U.S. ’Deeply Concerned’ by Violence Against Mexico Journalists

The U.S. Deputy Secretary of State said the administration of Barack Obama is “deeply concerned” by acts of violence and intimidation against journalists in Mexico.

The U.S. is determined to stop the flow of illicit arms and money that is fueling the violence across its southern border, William Burns said during a visit to Mexico today. The U.S. will “build on” a three-year, $1.6 billion anti-drug assistance package known as the Merida Initiative, he said, without giving details.

Mexican journalists are facing attacks by organized crime groups seeking to suppress their coverage of the drug war. Out of 126 attacks on media outlets since 2000, only 19 percent have been prosecuted, according to the government’s human rights commission. Over the weekend, armed men set fire and shot at a building that houses El Norte, a newspaper in northern Mexico that’s part of the Grupo Reforma chain, the third attack on the paper in less than a month.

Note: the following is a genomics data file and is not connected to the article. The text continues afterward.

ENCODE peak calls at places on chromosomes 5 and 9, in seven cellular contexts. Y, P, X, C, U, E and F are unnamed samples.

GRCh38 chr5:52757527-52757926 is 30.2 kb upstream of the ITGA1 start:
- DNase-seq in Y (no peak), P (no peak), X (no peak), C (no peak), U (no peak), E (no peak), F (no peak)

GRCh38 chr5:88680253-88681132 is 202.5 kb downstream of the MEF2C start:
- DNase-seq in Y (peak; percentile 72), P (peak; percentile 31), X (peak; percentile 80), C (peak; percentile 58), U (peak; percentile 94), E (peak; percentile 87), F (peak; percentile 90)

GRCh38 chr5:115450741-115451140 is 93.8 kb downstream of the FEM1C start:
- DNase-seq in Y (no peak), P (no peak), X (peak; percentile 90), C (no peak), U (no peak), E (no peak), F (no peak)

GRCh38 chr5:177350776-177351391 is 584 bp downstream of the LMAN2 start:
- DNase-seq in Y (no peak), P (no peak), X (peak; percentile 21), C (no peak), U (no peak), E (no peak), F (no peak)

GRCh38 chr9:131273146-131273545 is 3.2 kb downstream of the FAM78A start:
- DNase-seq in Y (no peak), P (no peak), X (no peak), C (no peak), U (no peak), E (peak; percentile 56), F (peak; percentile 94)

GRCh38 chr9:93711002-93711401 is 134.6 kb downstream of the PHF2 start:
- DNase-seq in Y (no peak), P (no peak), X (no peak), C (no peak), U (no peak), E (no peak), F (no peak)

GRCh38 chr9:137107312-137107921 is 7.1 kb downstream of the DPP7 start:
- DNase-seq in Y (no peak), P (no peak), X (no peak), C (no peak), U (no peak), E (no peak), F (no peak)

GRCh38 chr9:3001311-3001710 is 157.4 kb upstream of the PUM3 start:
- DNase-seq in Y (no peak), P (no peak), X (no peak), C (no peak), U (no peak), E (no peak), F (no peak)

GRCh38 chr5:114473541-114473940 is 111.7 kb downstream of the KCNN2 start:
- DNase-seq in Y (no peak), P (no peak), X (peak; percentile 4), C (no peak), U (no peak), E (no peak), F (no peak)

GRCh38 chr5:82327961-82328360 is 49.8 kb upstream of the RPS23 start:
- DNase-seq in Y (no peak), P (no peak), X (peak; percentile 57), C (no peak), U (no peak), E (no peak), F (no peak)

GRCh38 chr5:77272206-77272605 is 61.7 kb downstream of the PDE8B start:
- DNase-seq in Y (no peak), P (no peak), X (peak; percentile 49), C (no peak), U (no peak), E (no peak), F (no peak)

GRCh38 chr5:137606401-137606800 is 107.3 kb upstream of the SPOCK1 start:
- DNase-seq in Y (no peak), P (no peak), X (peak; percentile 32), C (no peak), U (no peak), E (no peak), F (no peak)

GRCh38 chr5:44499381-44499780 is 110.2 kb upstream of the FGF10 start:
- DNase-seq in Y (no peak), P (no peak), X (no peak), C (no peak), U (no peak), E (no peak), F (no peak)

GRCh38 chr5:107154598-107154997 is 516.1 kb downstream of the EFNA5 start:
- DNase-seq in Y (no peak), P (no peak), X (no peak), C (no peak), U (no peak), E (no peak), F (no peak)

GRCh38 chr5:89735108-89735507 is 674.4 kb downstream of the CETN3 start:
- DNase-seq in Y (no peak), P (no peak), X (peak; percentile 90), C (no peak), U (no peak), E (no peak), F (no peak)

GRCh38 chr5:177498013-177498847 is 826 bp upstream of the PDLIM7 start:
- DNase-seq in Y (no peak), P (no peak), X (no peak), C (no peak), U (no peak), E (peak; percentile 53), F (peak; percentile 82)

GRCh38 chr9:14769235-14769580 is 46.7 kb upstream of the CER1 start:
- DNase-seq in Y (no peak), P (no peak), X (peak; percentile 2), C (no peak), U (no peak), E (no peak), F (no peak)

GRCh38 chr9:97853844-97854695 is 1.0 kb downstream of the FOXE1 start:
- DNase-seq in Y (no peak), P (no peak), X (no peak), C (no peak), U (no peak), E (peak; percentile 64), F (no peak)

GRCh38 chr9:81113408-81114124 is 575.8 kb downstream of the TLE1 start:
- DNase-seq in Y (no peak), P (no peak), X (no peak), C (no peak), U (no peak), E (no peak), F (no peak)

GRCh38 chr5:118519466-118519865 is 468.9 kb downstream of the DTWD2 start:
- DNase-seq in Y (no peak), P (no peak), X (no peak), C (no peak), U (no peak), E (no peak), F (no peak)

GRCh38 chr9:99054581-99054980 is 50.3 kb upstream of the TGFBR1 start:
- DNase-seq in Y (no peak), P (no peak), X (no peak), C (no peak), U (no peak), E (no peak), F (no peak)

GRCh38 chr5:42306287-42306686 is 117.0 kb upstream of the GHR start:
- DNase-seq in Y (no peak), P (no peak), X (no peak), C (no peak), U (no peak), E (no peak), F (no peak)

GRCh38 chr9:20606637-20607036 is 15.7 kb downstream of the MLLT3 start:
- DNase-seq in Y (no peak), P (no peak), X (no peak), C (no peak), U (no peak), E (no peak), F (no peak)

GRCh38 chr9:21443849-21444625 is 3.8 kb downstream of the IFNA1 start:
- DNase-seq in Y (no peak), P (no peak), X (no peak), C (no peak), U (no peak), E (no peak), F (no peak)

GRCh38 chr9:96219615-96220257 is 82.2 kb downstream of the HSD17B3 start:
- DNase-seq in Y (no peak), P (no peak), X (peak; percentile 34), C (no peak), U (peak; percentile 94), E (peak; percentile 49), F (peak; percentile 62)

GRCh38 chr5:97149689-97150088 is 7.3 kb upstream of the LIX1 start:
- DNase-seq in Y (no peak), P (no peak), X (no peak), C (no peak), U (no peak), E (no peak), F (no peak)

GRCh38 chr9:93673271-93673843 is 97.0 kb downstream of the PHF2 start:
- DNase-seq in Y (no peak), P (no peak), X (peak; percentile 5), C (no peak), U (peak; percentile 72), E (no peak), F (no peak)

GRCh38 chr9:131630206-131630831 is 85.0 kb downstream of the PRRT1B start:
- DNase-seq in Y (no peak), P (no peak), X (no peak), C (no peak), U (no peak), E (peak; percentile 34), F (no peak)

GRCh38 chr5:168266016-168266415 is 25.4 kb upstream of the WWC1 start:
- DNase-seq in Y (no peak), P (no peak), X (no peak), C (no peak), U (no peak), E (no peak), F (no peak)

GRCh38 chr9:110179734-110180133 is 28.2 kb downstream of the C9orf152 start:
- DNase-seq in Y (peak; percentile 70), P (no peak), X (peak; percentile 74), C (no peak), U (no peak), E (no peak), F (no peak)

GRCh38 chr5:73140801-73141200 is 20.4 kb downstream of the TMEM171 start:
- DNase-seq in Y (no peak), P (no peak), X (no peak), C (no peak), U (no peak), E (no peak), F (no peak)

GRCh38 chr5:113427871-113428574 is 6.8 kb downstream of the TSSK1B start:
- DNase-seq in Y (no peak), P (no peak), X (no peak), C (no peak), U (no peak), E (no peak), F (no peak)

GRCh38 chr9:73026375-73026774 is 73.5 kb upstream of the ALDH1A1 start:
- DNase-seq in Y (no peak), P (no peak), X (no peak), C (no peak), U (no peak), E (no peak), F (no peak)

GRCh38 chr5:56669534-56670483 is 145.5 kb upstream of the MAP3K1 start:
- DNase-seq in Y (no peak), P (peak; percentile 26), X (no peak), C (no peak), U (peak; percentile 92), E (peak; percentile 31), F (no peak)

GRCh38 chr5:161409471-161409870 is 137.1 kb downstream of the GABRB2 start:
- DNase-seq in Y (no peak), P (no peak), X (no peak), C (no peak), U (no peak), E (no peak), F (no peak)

“The United States is deeply concerned about acts of violence and intimidation intended to suppress the free flow of information,” Burns said. “We stand with journalists who risk their lives to inform the public.”

To contact the reporter on this story: Nacha Cattan in Mexico City at ncattan@bloomberg.net.

To contact the editor responsible for this story: Joshua Goodman at jgoodman19@bloomberg.net.

Press spacebar to pause and continue. Press esc to stop.

Bloomberg reserves the right to remove comments but is under no obligation to do so, or to explain individual moderation decisions.

Please enable JavaScript to view the comments powered by Disqus.